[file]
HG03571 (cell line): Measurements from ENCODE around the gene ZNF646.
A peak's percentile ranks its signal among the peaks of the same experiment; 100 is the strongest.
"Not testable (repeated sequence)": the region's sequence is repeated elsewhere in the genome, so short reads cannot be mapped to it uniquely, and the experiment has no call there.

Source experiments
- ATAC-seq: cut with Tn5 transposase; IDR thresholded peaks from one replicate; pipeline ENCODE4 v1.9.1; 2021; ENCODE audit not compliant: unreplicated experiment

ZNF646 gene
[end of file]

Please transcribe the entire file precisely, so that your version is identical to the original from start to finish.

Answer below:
HG03571 (cell line): Measurements from ENCODE around the gene ZNF646.
A peak's percentile ranks its signal among the peaks of the same experiment; 100 is the strongest.
"Not testable (repeated sequence)": the region's sequence is repeated elsewhere in the genome, so short reads cannot be mapped to it uniquely, and the experiment has no call there.

Source experiments
- ATAC-seq: cut with Tn5 transposase; IDR thresholded peaks from one replicate; pipeline ENCODE4 v1.9.1; 2021; ENCODE audit not compliant: unreplicated experiment

ZNF646 gene